‘Investigation‘ as provided under Chapter XII of the Criminal Procedure Code consists of the steps of proceeding to the spot, investigating the facts and circumstances of the case, taking measures for discovery and arrest of the alleged offender, examining the persons acquainted with the circumstances of the case, searching and seizing any material and ultimately submitting a report under Section 173, Cr.P.C. If, in the opinion of the investigating officer, the accused should be tried.
When a public servant demands bribe and in a trap laid with a decoy that public servant makes that demand and a complaint in writing is given by the decoy, since the demand amounts to a cognizable offence, the information given by the complainant is in relation to the commission of a cognizable offence within the meaning of Section 154, Criminal Procedure Code.
Whatever is done by the police officer competent to investigate into this offence must be deemed to be in the course of the investigation under Chapter XII of the Code. The steps to be taken generally in- the course of the investigation into a cognizable offence are not exhaustive.
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The object of the investigating officer being to collect evidence, he has to do all things necessary which he considers relevant and material without committing breach of the mandatory provisions of the Criminal Procedure Code. It will, therefore, be impracticable to expect, in laying down the principles guiding the investigation, as to what should a police officer do in a particular case for ascertainment of true facts.
His investigation cannot be merely mechanical but must be an intelligent one. In the course of the investigation he cannot compel anyone to assist him. But if anyone voluntarily assists him he can utilize it. There cannot be bar for the police officer to test the truth of the information received.
Though, after receiving information about a cognizable offence whatever is clone by the investigating officer in consequence of that information will be in the course of the investigation, the condition precedent for such investigation is the reasonable suspicion of the commission of the offence of which he had information. Laying of trap is not prohibited in the course of investigation.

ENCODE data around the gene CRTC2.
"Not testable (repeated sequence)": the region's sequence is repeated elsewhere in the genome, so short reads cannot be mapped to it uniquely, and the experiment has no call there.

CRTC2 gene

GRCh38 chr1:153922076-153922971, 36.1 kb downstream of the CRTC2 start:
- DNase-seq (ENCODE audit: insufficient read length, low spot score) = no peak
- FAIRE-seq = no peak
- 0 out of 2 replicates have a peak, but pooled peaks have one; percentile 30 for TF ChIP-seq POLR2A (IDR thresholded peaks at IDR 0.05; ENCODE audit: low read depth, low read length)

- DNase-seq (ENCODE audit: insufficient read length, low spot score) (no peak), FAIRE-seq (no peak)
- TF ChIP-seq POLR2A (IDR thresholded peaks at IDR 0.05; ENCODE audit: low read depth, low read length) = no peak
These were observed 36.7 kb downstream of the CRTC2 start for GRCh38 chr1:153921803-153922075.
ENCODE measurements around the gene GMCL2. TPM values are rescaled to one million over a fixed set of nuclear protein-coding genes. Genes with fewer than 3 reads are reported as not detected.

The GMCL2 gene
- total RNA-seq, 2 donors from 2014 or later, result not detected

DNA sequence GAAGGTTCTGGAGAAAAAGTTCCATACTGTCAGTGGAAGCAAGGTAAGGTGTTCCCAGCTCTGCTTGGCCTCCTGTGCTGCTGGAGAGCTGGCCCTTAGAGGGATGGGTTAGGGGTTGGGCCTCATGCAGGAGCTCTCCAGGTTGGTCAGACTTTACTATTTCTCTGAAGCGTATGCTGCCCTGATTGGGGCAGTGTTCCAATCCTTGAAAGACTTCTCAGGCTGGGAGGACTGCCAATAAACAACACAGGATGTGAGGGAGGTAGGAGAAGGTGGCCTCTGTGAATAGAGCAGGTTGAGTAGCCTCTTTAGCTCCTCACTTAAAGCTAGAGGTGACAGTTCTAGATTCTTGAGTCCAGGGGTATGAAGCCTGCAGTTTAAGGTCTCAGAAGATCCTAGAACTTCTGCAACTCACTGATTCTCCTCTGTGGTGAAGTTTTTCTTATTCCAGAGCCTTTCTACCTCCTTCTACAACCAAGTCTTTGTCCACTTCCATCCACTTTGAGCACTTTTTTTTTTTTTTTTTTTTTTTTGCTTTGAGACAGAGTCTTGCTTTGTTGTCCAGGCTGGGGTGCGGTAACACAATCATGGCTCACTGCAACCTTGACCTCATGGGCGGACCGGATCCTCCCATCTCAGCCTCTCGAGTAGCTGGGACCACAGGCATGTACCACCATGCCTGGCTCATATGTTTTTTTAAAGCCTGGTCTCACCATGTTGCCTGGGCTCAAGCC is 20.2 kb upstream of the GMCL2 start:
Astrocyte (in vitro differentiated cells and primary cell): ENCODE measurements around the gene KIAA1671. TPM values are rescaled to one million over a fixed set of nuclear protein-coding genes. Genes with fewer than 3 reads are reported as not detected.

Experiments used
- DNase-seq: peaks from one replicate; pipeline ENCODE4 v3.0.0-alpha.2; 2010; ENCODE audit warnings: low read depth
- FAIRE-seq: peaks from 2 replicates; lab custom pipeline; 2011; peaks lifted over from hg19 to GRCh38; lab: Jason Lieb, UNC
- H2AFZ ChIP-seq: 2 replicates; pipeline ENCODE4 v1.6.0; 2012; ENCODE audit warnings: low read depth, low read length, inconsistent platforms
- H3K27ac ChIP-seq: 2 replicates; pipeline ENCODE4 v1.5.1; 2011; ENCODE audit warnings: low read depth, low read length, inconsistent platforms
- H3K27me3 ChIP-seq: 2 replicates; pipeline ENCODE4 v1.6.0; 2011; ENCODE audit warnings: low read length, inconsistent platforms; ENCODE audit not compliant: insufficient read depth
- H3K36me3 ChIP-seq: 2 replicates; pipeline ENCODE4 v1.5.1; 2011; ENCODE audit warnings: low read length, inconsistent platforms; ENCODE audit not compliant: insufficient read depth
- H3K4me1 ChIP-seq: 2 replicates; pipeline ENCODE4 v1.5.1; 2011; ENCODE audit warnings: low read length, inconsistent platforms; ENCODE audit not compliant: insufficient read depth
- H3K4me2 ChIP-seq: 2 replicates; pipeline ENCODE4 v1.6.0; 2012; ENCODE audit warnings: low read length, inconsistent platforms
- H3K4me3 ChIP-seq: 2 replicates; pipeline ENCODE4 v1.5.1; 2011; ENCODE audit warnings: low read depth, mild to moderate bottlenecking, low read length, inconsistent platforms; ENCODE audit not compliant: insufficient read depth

The courts have reluctantly permitted to adopt the necessary lesser evil of laying traps to eradicate the greater evil of corruption by which the society at large is affected.
There is no basis for giving a narrow construction to the words ‘every investigation under this Chapter shall be completed without necessary delay’ and ‘as soon as it is completed, the officer in charge of the police station shall forward to a Magistrate empowered to take cognizance of the offence on a police report’ in Section 173(1), Cr.P.C.
While investigating an offence under Chapter XII, Cr.P.C. if the police officer comes to know from other than the information received that another offence had been committed, there cannot be a bar for him to investigate into that offence and send a report finally as to the offences made out according to his opinion. It is for the court which takes cognizance of that report under Section 173, Cr.P.C. to take the case for trial following the necessary procedure.
Therefore, there is nothing illegal in submitting a report under Section 173, Cr.PC. in respect of not only the offence of which the police had received information but also in respect of that committed in the course of the investigation after investigating into all those offences |1999 Mad. LAV. (Cr.) 90 Mad)|.
In a case where the Magistrate to whom a report is forwarded under sub-section (2) (1) of Section 173 decides not to take cognizance of the offence and to drop the proceedings or takes the view that there is no sufficient ground for proceeding against some of the persons mentioned in the first information report, the Magistrate must give notice to the informant and provide him an opportunity to be heard at the time of consideration of the report.
However, either from the provisions of the Code of Criminal Procedure or from the principles of natural justice, no obligation on the Magistrate to issue notice to the injured person or to a relative of the deceased for providing such person an opportunity to be heard at the time of consideration of the report can be spelt out, unless such person is the informant who has lodged the first information report.
But even if such person is not entitled to notice from the Magistrate, he can appear before the Magistrate and make his submissions when the report is considered by the Magistrate for the purpose of deciding what action he should take on the report. Bhugwant Singh v. Commissioner of Police, A.I.R. 1985 S.C. 1285.1